Thoughts after Reading: Different - Part One

Written by Youngme Moon, a Senior Associate Dean and Professor in Harvard Business School, Different is about, well, differences.

In it, Professor Moon shows us how so many companies attempt to differentiate themselves, only to end up making themselves more alike to their competition. She makes the point that, unless you are a brand loyalist (a breed of consumer that is getting increasingly rare) or a brand connoisseur (usually only focused on one or two genres/categories),  you are unlikely to be able to see much difference between brands of toothpaste or other toiletries, beverages or most groceries, even mobile devices or most electronics for that matter.

She believes that this comes from the way many of us think of "improvements". Instead of working on accentuating our strengths far beyond the median, we spend time on bringing the qualities that are below the median up to par, thinking that this will improve the overall result.

For example, Vendor A makes his own sausages and hot dog buns but the mustard he uses is nowhere nearly as good as Vendor B's, who makes his mustard using a secret family recipe, but serves sausages and buns from a food supplier. Becoming aware of this, Vendor A spends time trying to make his own mustard. Unfortunately, this takes time and attention away from his sausages and buns, which take a dip in quality, almost to the point where they are only a little better than those from Vendor B's food supplier's.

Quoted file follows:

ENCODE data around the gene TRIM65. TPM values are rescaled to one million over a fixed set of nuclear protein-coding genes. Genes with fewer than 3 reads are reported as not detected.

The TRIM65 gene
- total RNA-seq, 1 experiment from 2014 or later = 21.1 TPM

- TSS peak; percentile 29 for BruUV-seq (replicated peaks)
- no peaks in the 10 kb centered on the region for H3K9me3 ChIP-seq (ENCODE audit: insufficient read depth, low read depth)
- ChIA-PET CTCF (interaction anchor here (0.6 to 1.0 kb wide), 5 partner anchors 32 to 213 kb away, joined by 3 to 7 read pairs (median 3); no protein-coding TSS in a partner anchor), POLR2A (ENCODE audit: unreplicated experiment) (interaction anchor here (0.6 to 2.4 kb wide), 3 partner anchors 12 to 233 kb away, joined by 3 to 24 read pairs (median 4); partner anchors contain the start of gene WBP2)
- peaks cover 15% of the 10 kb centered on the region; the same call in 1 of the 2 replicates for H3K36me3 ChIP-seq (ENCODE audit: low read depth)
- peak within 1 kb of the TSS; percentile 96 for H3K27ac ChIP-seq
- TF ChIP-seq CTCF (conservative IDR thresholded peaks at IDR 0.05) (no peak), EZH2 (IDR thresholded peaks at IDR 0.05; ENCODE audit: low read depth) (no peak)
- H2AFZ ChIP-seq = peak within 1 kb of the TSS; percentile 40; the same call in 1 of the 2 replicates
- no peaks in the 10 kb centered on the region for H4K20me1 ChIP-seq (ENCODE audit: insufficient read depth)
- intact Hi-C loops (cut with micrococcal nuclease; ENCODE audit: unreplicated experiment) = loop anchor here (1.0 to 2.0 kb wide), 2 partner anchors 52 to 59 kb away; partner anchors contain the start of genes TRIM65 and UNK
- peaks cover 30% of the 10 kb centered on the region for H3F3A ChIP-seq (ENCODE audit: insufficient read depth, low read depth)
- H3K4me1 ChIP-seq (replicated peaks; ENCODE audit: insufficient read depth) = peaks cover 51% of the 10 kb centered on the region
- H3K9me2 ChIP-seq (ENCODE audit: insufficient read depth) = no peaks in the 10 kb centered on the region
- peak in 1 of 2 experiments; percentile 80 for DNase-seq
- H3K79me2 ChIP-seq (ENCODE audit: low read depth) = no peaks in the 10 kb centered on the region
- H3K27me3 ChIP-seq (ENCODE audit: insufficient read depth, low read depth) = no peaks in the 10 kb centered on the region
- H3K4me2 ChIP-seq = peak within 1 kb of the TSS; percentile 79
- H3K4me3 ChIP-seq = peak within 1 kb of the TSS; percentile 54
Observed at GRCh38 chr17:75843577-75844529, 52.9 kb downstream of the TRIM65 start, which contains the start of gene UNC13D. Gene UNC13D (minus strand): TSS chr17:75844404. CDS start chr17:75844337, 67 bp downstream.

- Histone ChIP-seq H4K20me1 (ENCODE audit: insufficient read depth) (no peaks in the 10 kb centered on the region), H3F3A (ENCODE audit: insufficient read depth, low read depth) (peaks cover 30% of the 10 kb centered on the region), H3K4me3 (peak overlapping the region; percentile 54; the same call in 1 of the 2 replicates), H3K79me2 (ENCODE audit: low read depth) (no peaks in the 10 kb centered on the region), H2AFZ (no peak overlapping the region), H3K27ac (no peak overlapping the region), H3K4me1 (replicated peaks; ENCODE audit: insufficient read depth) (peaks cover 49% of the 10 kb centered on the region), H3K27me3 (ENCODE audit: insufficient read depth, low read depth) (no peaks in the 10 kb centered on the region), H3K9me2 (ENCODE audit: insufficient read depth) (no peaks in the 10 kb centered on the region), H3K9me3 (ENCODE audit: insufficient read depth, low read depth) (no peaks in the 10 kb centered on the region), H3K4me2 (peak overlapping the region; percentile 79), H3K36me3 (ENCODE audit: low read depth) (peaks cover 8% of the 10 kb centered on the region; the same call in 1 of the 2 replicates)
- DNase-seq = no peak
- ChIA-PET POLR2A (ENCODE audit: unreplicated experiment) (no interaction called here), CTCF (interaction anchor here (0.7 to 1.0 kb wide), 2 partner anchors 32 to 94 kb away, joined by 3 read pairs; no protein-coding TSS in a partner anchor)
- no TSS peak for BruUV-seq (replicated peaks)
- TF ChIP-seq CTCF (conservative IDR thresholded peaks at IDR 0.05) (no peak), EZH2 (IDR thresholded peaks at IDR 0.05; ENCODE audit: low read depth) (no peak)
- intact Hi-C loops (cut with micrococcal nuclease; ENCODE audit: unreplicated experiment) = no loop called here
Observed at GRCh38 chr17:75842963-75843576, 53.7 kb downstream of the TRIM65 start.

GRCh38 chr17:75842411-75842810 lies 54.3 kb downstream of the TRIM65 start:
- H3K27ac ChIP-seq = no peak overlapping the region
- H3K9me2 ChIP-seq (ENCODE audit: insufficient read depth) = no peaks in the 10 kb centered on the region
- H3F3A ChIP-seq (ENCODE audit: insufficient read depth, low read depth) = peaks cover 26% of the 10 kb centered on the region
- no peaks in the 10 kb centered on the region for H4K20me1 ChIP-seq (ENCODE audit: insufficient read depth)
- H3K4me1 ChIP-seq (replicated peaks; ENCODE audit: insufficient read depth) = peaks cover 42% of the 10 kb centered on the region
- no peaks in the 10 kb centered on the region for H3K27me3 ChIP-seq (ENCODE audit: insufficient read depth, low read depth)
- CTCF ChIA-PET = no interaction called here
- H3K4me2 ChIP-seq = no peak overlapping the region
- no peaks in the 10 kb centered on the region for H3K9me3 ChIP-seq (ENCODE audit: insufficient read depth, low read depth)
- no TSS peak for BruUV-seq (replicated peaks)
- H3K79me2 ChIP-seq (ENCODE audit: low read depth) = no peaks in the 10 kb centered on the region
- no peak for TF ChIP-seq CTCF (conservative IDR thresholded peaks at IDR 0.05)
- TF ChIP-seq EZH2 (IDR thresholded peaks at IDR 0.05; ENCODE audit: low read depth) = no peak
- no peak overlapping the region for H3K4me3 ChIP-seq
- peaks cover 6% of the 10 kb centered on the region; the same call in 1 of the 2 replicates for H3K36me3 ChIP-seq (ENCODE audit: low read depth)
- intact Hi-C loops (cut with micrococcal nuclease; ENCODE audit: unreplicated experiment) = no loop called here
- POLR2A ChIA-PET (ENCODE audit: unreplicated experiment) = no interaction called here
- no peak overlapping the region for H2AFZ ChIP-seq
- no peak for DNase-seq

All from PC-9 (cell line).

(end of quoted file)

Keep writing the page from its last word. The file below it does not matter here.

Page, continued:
The result is that Vendor A now serves hot dogs that are so similar to Vendor B that there is little discernible difference between them. He would likely also have lost the customers who loved his home-made hot dogs and who did not care much about the mustard.

If Vendor A had continued improving his recipe for his hot dogs, ignoring his apparent weakness in sauces, he would have maintained an important difference between his product and those of Vendor B's.

This is a simplistic scenario, of course, but it is a fair representation of Professor Moon's point.

How, then, do we accentuate the difference? Stay tuned for Part Two...